In 1784, John Laur left Pennsylvania and swam across the Niagara River holding on to the stirrups of his swimming horse, his wife Sarah Zavitz in the saddle. They landed in Bertie Township (Fort Erie), where they purchased the land in this post and built a log house. John Laur served in Captain John Hardy’s Company of the 3rd Regiment Lincoln Militia in the War of 1812. He died in 1844 at 83 years of age and his wife Sarah died in 1859 at 89 years of age. Although their original house is gone, they gave rise to an entire family tree that has occupied this same area of Fort Erie for almost 250 years. The road itself is named after them.
That brings us to 2008.
Rumblings began to surface that a developer from Kuwait planned on opening a NASCAR race track in Fort Erie by 2016. Called the Canadian Motor Speedway, it eventually caught the attention of NASCAR’s lawyers, who ordered the developers to stop associating their speedway proposal with the NASCAR brand, since there were no plans to expand a race into Canada.
That didn’t stop the struggling town of Fort Erie from pushing forward for the development. Construction giant Aecon was signed on to oversee the massive 820-acre development. As part of the Ontario Municipal Board trial, the developers were ordered to purchase three key parcels of land before a building permit could be issued. The Laur farm was one of them. Various other properties in the area were snatched up and have been sitting in a state of abandonment since. The Laur family held out until the very end, reportedly being told by the developer that if they refused to sell, they would be staring at a 30 feet concrete sound barrier wall at the front of their property for decades.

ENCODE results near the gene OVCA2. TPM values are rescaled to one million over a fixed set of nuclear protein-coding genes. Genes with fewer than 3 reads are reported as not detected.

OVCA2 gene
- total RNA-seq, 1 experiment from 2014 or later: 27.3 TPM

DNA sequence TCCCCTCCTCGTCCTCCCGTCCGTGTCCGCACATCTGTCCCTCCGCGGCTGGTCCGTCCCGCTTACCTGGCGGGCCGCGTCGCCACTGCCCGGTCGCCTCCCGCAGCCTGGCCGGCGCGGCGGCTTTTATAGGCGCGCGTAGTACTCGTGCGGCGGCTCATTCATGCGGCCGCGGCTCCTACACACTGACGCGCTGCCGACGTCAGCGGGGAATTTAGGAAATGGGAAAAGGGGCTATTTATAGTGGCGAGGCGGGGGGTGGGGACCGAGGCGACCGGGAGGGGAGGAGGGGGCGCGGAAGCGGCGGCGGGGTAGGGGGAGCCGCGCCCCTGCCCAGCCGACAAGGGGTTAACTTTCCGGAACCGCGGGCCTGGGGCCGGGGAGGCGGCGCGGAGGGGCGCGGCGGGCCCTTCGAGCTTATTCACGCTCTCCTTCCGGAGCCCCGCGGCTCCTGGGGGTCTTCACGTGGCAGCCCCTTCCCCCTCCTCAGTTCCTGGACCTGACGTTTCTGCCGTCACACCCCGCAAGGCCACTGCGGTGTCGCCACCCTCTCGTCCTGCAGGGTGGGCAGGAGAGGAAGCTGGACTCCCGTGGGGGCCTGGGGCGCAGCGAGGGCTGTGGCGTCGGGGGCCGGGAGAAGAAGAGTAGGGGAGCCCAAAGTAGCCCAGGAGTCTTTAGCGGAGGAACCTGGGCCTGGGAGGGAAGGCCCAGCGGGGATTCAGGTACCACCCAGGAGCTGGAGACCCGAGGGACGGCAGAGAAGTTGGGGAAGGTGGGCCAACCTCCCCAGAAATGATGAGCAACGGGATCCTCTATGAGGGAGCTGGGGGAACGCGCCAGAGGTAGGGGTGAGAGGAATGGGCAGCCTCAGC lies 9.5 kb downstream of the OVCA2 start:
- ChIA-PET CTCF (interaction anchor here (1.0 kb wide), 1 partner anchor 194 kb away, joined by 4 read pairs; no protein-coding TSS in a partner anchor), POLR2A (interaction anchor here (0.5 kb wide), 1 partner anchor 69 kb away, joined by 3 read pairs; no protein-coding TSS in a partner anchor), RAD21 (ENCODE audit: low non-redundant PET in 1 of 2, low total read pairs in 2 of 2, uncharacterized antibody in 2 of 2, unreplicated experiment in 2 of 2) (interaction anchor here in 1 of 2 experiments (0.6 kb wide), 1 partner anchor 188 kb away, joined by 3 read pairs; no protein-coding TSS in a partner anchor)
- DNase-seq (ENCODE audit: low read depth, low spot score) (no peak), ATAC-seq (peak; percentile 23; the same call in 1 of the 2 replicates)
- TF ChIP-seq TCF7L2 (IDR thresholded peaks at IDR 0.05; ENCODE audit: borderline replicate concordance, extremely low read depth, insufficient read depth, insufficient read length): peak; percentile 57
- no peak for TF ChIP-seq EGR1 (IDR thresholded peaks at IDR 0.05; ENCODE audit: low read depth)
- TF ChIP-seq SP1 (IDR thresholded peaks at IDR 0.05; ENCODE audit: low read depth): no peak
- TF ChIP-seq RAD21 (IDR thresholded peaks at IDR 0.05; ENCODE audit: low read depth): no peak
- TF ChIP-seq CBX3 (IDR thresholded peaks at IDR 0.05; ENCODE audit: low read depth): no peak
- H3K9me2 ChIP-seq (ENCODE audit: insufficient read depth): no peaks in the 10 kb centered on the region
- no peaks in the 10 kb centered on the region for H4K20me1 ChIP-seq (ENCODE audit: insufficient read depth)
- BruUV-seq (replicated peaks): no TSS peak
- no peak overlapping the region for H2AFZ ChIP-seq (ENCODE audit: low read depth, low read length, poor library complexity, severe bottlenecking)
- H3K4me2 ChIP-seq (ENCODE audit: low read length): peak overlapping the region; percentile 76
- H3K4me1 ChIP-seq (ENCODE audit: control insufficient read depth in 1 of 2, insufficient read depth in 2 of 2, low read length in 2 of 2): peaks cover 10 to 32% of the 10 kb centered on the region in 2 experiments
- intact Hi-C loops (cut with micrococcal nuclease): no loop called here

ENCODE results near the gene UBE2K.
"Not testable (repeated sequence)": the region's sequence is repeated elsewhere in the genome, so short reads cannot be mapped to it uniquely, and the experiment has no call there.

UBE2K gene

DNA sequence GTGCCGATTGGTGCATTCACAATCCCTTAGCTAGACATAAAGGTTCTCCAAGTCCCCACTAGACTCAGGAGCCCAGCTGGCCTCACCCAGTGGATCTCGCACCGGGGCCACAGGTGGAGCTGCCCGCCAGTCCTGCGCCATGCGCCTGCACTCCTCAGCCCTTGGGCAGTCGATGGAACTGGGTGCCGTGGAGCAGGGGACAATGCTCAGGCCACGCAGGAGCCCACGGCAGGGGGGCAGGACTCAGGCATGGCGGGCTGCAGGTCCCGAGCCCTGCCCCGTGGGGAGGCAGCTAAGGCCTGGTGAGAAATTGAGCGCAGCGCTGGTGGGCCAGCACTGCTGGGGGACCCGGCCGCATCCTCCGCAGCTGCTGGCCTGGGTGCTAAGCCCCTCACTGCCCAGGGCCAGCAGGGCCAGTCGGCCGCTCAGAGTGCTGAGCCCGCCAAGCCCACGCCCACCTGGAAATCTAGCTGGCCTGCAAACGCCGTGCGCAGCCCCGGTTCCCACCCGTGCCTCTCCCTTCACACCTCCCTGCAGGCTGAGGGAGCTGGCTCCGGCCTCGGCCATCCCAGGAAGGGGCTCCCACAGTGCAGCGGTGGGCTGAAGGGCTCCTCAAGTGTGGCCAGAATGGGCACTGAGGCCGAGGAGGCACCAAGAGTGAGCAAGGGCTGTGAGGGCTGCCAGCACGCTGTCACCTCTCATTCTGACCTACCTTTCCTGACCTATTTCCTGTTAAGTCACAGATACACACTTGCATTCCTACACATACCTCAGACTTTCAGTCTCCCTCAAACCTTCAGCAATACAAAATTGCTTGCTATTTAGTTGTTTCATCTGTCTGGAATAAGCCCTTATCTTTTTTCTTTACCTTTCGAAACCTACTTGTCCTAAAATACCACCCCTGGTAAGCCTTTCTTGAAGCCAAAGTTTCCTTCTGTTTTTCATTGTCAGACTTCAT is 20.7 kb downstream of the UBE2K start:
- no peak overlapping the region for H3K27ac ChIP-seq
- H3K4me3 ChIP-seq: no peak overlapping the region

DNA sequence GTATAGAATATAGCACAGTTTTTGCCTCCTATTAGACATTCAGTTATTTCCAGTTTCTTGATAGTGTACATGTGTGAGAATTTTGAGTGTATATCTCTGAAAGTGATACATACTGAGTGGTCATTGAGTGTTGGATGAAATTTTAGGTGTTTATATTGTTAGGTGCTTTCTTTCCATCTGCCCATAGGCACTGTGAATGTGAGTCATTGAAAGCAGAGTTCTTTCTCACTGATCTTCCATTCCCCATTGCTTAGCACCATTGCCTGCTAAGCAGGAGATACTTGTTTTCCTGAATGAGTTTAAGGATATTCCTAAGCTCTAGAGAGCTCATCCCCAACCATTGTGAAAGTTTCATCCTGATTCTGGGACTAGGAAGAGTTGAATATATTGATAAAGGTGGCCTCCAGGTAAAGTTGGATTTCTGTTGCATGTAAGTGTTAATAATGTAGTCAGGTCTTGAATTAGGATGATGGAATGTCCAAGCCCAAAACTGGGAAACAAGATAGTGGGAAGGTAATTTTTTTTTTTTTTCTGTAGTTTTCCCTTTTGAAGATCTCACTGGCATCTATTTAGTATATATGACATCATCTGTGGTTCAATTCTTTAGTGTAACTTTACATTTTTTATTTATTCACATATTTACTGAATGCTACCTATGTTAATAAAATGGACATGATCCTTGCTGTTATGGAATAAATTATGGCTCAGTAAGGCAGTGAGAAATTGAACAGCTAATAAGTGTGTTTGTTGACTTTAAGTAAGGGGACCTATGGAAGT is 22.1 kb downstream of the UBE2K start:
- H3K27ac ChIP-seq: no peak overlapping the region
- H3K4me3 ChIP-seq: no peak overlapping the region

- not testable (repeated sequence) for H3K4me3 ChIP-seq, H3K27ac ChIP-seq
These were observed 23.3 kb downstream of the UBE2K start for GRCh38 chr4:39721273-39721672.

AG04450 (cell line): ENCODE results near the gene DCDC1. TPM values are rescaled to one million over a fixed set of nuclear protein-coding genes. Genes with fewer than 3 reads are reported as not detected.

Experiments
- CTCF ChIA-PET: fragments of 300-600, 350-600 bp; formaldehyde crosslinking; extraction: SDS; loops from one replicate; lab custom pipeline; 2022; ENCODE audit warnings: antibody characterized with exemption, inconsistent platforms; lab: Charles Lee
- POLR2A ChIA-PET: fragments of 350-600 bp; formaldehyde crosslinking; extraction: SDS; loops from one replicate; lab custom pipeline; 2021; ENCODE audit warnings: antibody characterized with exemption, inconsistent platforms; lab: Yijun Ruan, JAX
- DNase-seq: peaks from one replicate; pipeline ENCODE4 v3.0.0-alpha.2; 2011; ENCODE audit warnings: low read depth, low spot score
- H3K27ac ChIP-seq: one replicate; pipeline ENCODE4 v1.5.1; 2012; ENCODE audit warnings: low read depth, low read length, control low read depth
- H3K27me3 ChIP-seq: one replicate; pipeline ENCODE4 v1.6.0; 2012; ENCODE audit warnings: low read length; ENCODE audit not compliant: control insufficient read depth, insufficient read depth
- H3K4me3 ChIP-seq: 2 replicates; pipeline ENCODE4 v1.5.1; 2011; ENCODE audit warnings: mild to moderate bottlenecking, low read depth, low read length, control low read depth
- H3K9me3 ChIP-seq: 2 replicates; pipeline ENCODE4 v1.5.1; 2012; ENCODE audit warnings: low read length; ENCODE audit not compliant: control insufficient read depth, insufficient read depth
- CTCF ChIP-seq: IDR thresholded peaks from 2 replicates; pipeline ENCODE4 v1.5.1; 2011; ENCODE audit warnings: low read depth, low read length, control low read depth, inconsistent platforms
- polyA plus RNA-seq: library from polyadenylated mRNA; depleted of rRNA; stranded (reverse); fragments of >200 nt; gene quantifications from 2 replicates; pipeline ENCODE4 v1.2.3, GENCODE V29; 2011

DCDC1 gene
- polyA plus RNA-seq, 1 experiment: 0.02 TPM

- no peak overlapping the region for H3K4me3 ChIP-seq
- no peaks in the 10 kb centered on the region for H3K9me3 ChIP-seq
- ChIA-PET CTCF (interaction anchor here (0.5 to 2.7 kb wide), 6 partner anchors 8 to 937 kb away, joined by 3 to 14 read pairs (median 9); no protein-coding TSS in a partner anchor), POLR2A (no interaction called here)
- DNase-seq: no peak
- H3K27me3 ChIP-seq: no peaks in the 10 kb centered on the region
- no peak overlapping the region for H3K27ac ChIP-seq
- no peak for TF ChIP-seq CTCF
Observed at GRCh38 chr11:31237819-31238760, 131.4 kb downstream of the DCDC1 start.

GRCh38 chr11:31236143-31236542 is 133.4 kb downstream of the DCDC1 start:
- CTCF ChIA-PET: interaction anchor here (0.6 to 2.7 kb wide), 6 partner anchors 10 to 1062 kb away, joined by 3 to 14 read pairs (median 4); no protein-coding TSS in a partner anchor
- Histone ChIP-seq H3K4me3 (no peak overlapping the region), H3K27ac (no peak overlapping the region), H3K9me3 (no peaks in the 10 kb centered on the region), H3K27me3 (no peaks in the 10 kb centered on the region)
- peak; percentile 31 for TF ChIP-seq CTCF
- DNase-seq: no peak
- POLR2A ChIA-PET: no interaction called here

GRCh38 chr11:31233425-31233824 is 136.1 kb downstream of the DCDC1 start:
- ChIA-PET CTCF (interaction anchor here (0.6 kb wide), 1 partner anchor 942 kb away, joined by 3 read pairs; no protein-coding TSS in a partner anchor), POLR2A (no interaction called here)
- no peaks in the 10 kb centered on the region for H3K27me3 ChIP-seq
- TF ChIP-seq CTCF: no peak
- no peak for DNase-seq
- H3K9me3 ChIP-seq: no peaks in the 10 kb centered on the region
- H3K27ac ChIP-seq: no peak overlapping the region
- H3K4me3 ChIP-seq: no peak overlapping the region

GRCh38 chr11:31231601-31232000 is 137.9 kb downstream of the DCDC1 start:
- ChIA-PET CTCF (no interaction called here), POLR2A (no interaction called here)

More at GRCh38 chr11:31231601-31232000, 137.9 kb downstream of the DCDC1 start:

In June of 2019, the end date came. All remaining residents in the area had to be out of their houses.
A year later, it’s hard to say definitively that the project is dead, but it does appear to be in a very deep state of hibernation. Meetings between the town of Fort Erie and Kuwaiti investors have been cancelled and rescheduled numerous times before being dropped entirely. There was an original “sunset date” provision: the developers were given eight years to purchase all required properties, apply for permits, and get started. If they fail to do so by the sunset date, the zoning bylaw change is nullified, and the entire area reverts back to its original agricultural designation.
That "sunset date" is quickly approaching: The project will officially be declared dead on September 13, 2020. [1.] [2.] [3.] [4.] [5.] [6.] [7.] [8.] [9.] [10.] [11.] [12.] [13.] [14.] [15.] [16.] [17.] [18.] [19.] [20.] [21.] [22.] [23.] [24.] [25.] [26.] [27.] [28.] [29.] [30.] [31.] [32.] [33.] [34.] [35.] [36.] [37.] [38.] [39.] [40.] [41.] [42.] [43.] [44.]